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Peru Mapacho River Watershed Environmental Capacity Development Project

Start Date: Mar 17, 2007
Completion Date: Jun 30, 2009
Country: Peru
  • Asociación Para La Conservación de la Cuenca Amazónica (ACCA)
  • Greenheart Conservation Company
  • Canadian International Development Agency (CIDA) Voluntary Sector Fund
Project Description

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This project will develop the capacity of the Asociación Para La Conservación de la Cuenca Amazónica (ACCA) and five communities in and around Juan Velasco Alvaredo de Sunchubamba to diversify their local economy and capitalize on local eco-tourism developments, including a Canadian built canopy walkway. The project will concentrate on the interface between environmental sustainability and human well-being within the context of the Millennium Development Goals in the Madre de Diós basin in southern Peru. Located near the international tourism hotspots of Cusco and Machu Pichu and adjacent to the UNESCO Manu Biosphere Reserve, this area is considered by some to be the single most important biodiversity conservation area in the world! It is also one of the poorest regions in Peru. It spans multiple ecological zones making it an important repository in terms of climate change adaptation. It is also a place of very high cultural diversity. There is documented evidence of “pre contact” human populations still living amidst its vulnerable forested ecosystem where an enormous diversity of plant and animal life survives.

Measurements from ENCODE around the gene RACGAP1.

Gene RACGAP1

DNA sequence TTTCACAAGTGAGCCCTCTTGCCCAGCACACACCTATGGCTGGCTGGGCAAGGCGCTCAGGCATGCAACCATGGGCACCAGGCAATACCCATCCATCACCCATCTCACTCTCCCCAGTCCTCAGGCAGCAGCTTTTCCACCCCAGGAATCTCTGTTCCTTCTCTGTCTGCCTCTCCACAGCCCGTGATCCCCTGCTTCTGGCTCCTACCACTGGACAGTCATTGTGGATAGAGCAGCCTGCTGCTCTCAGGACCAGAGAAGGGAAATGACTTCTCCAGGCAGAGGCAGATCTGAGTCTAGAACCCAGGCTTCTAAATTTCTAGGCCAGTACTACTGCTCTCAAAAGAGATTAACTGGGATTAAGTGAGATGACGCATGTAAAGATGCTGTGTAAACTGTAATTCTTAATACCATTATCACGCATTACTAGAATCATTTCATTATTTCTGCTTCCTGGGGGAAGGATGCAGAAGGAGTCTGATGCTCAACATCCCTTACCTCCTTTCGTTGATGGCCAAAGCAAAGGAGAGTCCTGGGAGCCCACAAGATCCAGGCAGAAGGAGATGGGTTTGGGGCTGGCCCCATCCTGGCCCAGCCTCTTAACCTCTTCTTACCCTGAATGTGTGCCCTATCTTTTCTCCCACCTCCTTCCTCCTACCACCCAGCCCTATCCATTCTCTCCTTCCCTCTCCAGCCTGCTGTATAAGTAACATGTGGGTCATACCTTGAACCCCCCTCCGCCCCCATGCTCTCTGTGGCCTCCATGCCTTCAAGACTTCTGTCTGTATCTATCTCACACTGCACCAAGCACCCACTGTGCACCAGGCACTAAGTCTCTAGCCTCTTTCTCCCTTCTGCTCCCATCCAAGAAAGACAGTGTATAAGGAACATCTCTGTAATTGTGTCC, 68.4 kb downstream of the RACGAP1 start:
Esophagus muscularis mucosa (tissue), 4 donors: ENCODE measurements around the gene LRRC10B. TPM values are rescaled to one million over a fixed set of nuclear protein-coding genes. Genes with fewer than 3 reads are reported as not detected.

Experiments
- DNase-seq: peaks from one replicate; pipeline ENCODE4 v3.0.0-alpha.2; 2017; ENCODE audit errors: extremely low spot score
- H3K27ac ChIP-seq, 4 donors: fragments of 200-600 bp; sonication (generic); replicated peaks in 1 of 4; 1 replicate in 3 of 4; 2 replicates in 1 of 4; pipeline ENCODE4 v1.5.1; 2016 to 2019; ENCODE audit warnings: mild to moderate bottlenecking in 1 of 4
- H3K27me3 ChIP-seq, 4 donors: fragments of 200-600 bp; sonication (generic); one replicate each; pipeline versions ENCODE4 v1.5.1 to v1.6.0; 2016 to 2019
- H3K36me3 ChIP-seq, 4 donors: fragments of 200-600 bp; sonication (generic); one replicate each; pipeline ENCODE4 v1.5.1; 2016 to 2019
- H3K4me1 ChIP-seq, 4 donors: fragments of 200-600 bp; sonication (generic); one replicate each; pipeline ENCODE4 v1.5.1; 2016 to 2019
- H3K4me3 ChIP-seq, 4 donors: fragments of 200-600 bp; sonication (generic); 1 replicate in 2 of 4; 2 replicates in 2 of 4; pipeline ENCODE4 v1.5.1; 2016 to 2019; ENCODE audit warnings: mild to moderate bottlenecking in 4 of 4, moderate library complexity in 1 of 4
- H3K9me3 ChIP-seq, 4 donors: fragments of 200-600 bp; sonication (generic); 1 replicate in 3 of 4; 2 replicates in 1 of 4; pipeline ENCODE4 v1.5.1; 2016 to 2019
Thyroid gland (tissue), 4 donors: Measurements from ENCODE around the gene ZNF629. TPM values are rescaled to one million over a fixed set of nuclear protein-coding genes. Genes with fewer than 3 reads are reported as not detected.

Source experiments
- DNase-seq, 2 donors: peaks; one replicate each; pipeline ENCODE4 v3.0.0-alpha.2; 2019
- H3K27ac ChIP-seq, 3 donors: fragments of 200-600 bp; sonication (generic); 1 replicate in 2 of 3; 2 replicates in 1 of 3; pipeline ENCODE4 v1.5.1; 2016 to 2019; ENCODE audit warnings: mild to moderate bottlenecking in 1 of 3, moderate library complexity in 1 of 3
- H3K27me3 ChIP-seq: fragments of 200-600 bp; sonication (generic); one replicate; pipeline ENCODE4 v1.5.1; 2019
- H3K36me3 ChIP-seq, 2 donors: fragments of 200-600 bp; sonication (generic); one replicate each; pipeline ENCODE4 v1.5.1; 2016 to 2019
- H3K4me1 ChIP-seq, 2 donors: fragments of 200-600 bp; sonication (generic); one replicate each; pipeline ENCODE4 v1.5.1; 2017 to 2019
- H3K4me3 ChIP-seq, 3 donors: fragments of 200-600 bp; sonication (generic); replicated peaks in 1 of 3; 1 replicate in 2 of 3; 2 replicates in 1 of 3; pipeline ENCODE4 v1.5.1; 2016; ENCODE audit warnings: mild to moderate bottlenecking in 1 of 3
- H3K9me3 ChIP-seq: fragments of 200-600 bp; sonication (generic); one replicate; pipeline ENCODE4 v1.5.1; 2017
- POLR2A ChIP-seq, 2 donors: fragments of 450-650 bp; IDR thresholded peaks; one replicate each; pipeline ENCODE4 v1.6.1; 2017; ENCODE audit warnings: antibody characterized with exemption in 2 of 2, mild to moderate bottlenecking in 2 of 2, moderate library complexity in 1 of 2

The project communities lie within an important economic multiple use zone in the Rio K’eros region. Based on the successful development of ecotourism and canopy walkway activities in other tropical forests environs and the establishment of Conservation Concessions, the ACCA, in cooperation with the Canadian Greenheart Conservation Company (Greenheart), is developing a $1.2 M eco-tourism facility in a phased development. Major partners in the project, to date, include National Geographic Society, Moore Foundation, Alcan Primary Metals Canada and Verde Ventures (a green bank venture of Conservation International). The walkway will be aimed at tourists who currently use the Cuzco-Pilcopata road to access the lowland portions of Manu National Park. ACCA has completed a business plan that confirms the financial viability of this canopy walkway which, based on conservative estimates, predicts average annual revenues of $100,000 per year. Canopy walkways have proven to help preserve ecological integrity while also developing local economies as an economic alternative to deforestation.